Father Sebastian Miklas needn't climb four steep flights of stairs to reach his spartan attic room that is cold in winter and stifling in summer, but he prefers it that way.

And although his many admirers would give him anything, his main possessions are a few books, an old manual typewriter and an ancient green Datsun that is more rust than metal these days.

Counselor, confessor and confidant to the well-connected and the powerless alike, Father Sebastian, a Franciscan monk of the Capuchin order, is considered by many to be a truly holy man, a special priest who has literally given the shirt off his back in nearly 50 years of working to aid the needy.

Earlier this month, the 70-year-old friar from Wheeling, W. Va., began his final session of teaching at Catholic University where he has been director of adult education for 34 years. Come June, his modest offices in the basement of O'Boyle Hall on the Brookland campus will be vacant. Although officially retired last Dec. 31, he is teaching three courses this spring and working in the office each day.

A firm handshake and ramrod-straight posture reflect the life of rigor. The gentle voice and laughing eyes disarm an anxious visitor. His self-deprecating humor would test his idol, author G.K. Chesterton, but the jokes are funny without sharp barbs. He is perhaps Catholic University's second-best-known personality after the Rev. Gilbert Hartke of drama department fame, but he remains underwhelmed by his own considerable achievements.

Although articulate and open on other subjects, he declined to be interviewed about his career. But his longtime assistant Celka Prescott commented generously with his tacit approval.

Father Sebastian is well-known as an economics professor, author, speaker and early local television personality who came to be known as "God's Television Salesman," but his most popular work has been in adult education.

The Division of Adult Education at Catholic, which he founded in 1947, has provided instruction to nearly 125,000 people in courses ranging from remedial reading, grammar and mathematics to such standard noncredit fare as foreign language instruction, art, theology and philosophy.

Originally intended to teach Catholics more about their religion, the adult education division was the first such noncredit program in Washington and one of the first in the nation.

Adult education departments have become increasingly attractive to administrators of financially strapped universities as potentially lucrative profit centers, but Father Sebastian always operates on a break-even premise. Courses at some local colleges may cost nearly $100 but remain less than $50 at Catholic.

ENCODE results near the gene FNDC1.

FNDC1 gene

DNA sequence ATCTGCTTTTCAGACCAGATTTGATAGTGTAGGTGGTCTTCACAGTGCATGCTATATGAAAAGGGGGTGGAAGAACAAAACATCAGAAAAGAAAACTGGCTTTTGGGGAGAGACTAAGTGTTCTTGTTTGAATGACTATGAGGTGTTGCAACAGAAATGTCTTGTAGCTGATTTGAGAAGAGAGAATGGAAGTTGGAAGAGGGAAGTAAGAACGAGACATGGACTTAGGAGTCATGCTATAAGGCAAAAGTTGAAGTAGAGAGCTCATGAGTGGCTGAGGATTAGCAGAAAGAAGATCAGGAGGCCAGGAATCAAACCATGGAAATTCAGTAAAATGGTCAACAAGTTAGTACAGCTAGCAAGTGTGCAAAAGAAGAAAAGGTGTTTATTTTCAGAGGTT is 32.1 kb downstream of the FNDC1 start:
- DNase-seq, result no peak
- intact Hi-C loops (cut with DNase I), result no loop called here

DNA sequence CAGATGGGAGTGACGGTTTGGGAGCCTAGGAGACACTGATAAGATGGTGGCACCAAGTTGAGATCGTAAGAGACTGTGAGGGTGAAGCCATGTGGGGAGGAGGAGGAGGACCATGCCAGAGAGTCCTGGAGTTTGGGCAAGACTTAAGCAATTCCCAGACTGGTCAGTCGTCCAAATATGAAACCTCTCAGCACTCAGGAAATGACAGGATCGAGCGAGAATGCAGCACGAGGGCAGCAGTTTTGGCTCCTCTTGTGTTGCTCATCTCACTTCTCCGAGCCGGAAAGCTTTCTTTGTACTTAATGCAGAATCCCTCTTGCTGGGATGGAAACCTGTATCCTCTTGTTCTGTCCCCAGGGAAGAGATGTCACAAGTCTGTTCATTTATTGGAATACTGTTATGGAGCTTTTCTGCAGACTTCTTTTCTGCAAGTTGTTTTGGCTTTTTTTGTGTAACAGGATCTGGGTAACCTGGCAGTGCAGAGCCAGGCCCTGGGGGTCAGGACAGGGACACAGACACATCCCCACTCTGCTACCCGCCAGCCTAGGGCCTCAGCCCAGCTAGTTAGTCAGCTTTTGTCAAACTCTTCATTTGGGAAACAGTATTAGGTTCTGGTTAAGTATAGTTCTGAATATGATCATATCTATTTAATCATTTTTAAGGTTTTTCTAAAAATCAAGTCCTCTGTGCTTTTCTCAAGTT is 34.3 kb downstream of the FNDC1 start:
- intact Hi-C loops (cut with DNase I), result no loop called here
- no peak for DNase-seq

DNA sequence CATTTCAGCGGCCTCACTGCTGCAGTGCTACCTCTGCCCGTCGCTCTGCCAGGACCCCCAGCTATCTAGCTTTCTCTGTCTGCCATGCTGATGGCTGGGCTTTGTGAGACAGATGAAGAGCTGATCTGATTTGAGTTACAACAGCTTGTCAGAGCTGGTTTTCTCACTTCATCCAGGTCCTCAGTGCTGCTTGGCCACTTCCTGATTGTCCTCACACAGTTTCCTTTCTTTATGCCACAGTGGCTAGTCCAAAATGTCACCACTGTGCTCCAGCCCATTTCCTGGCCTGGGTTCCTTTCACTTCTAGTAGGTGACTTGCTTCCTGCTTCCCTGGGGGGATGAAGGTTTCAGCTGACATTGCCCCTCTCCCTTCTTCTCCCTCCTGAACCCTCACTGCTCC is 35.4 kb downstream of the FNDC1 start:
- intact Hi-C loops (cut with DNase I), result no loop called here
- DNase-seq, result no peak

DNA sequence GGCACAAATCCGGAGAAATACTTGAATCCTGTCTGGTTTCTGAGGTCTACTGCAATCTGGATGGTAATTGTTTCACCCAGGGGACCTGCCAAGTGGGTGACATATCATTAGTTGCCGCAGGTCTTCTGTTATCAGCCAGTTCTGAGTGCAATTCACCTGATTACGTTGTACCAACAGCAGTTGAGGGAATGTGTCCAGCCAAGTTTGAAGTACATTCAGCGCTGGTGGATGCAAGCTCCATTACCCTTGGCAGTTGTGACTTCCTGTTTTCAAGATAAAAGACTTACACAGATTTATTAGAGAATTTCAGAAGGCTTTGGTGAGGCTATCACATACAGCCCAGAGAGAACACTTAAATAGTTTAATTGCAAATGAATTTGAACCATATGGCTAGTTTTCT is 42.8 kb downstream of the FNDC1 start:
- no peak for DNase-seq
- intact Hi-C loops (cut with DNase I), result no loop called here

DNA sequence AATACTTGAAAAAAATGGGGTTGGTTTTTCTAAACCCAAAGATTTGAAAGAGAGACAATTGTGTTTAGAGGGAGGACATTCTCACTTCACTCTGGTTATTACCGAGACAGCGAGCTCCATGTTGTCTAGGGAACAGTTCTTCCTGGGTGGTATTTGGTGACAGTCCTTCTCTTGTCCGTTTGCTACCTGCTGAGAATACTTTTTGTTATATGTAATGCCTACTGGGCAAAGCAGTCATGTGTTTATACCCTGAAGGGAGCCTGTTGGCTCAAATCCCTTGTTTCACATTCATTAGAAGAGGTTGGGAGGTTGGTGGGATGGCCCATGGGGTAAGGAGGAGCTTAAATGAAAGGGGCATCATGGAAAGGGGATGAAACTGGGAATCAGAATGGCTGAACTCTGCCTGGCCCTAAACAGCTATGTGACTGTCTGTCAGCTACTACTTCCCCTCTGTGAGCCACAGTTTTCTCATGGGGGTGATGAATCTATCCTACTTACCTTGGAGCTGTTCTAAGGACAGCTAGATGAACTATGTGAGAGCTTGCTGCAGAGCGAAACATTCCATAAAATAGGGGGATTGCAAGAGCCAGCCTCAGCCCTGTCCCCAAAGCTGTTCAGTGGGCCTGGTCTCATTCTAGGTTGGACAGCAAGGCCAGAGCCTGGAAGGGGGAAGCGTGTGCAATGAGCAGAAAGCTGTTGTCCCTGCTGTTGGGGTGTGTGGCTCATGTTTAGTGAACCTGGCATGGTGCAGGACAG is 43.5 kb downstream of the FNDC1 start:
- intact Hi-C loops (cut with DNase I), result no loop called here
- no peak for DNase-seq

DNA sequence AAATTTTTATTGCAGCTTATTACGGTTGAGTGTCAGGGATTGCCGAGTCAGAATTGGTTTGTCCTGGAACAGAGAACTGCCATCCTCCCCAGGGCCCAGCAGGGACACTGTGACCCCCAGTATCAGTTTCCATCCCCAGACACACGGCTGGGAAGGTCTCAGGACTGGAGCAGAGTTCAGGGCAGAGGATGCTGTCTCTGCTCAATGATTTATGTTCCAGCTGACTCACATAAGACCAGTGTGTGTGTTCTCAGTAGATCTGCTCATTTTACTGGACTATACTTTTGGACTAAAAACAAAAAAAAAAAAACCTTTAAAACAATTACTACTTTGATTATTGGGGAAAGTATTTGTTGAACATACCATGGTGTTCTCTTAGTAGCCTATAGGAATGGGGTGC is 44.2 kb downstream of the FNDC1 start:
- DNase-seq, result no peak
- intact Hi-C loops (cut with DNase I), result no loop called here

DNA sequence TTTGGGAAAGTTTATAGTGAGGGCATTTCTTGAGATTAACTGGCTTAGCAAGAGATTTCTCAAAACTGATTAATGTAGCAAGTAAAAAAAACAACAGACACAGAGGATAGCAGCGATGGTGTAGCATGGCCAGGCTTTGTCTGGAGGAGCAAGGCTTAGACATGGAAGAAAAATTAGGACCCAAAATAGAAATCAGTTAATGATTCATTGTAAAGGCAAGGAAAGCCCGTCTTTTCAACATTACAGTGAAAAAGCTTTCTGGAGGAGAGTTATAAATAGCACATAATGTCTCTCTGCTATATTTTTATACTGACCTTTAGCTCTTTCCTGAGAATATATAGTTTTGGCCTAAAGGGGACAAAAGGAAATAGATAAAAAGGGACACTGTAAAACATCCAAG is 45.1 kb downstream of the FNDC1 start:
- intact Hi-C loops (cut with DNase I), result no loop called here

Father Sebastian has been able to keep prices low by relying on low overhead, which means frequent 18-hour days for him and acting director Prescott and the help of more than 50 volunteers, including many former students who stuff envelopes, address brochures and deliver them.

"Father has never been a bossy type of boss. There's nothing that he'll ask anyone to do that he won't do himself," said Prescott, his assistant since the program's inception. "He's so easy to get along with. It's always been 'Let's try this,' never 'Do it my way.' People are just naturally attracted to him and his work. That's why the volunteers come and help out because of Father."

Father Sebastian is a former semipro baseball catcher who turned down a major league contract to enter the seminary.

His absence and that of his volunteer corps may mean higher operating costs for Catholic next year.

"By being able to utilize free labor from his dedicated volunteers, Father Sebastian was able to operate with a minimum of paid staff," said Spencer Cosmos, dean of Catholic's University College, which oversees adult education. "It keeps prices low and affordable to anyone in the community."

Cosmos said Catholic "has always had a dual relationship with the community because it is the national university of the Catholic church with thousands of priests and nuns passing through each summer, most without any community ties, but Father Sebastian has done as much as anyone for C.U."

Many question whether the university will be able to reach the same student population served by Father Sebastian and follow the lead of other area schools next year when adult education is assimilated into the Division of Continuing Education. Some fear the days of low-cost courses are over at the university, but Cosmos is not among them.

"Many of the things we've done in continuing ed are based upon Father Sebastian's successes and contacts," Cosmos said. "Everyone we seem to meet at presentations and conferences knows and likes him.

"Some of our programs are profit motivated, but the chief goal of adult education here has always been community service. That's the way it should be and that's the way I hope to keep it."